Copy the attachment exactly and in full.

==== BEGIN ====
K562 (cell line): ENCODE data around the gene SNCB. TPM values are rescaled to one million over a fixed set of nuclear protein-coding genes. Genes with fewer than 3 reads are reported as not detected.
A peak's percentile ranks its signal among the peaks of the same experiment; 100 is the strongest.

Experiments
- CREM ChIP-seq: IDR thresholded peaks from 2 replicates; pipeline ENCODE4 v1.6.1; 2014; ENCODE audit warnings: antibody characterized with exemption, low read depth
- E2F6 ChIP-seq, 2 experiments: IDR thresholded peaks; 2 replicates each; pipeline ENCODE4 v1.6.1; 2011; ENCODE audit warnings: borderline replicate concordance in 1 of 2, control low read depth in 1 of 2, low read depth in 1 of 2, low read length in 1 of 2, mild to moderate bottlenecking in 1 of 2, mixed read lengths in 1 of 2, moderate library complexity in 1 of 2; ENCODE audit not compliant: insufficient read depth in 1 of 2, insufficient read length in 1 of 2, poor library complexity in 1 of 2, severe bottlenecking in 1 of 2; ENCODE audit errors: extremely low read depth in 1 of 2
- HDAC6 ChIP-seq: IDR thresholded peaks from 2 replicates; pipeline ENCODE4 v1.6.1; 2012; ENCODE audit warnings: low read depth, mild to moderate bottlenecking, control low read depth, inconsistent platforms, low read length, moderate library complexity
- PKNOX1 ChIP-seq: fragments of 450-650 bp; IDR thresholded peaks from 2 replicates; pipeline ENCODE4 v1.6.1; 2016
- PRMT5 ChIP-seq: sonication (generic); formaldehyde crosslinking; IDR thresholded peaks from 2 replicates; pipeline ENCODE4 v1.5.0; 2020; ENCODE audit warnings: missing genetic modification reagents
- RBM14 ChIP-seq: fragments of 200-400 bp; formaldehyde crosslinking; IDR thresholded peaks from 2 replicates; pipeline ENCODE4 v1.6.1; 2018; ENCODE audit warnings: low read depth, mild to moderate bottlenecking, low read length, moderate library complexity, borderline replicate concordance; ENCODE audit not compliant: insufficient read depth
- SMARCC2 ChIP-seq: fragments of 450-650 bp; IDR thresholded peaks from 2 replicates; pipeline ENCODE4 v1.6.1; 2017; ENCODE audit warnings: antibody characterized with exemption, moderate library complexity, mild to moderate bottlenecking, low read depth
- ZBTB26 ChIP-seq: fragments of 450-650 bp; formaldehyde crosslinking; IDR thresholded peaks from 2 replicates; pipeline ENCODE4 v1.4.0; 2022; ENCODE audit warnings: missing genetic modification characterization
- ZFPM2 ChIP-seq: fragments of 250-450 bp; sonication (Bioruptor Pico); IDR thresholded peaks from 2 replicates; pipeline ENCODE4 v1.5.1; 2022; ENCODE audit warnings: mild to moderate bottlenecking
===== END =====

K562 (cell line): ENCODE data around the gene SNCB. TPM values are rescaled to one million over a fixed set of nuclear protein-coding genes. Genes with fewer than 3 reads are reported as not detected.
A peak's percentile ranks its signal among the peaks of the same experiment; 100 is the strongest.

Experiments
- CREM ChIP-seq: IDR thresholded peaks from 2 replicates; pipeline ENCODE4 v1.6.1; 2014; ENCODE audit warnings: antibody characterized with exemption, low read depth
- E2F6 ChIP-seq, 2 experiments: IDR thresholded peaks; 2 replicates each; pipeline ENCODE4 v1.6.1; 2011; ENCODE audit warnings: borderline replicate concordance in 1 of 2, control low read depth in 1 of 2, low read depth in 1 of 2, low read length in 1 of 2, mild to moderate bottlenecking in 1 of 2, mixed read lengths in 1 of 2, moderate library complexity in 1 of 2; ENCODE audit not compliant: insufficient read depth in 1 of 2, insufficient read length in 1 of 2, poor library complexity in 1 of 2, severe bottlenecking in 1 of 2; ENCODE audit errors: extremely low read depth in 1 of 2
- HDAC6 ChIP-seq: IDR thresholded peaks from 2 replicates; pipeline ENCODE4 v1.6.1; 2012; ENCODE audit warnings: low read depth, mild to moderate bottlenecking, control low read depth, inconsistent platforms, low read length, moderate library complexity
- PKNOX1 ChIP-seq: fragments of 450-650 bp; IDR thresholded peaks from 2 replicates; pipeline ENCODE4 v1.6.1; 2016
- PRMT5 ChIP-seq: sonication (generic); formaldehyde crosslinking; IDR thresholded peaks from 2 replicates; pipeline ENCODE4 v1.5.0; 2020; ENCODE audit warnings: missing genetic modification reagents
- RBM14 ChIP-seq: fragments of 200-400 bp; formaldehyde crosslinking; IDR thresholded peaks from 2 replicates; pipeline ENCODE4 v1.6.1; 2018; ENCODE audit warnings: low read depth, mild to moderate bottlenecking, low read length, moderate library complexity, borderline replicate concordance; ENCODE audit not compliant: insufficient read depth
- SMARCC2 ChIP-seq: fragments of 450-650 bp; IDR thresholded peaks from 2 replicates; pipeline ENCODE4 v1.6.1; 2017; ENCODE audit warnings: antibody characterized with exemption, moderate library complexity, mild to moderate bottlenecking, low read depth
- ZBTB26 ChIP-seq: fragments of 450-650 bp; formaldehyde crosslinking; IDR thresholded peaks from 2 replicates; pipeline ENCODE4 v1.4.0; 2022; ENCODE audit warnings: missing genetic modification characterization
- ZFPM2 ChIP-seq: fragments of 250-450 bp; sonication (Bioruptor Pico); IDR thresholded peaks from 2 replicates; pipeline ENCODE4 v1.5.1; 2022; ENCODE audit warnings: mild to moderate bottlenecking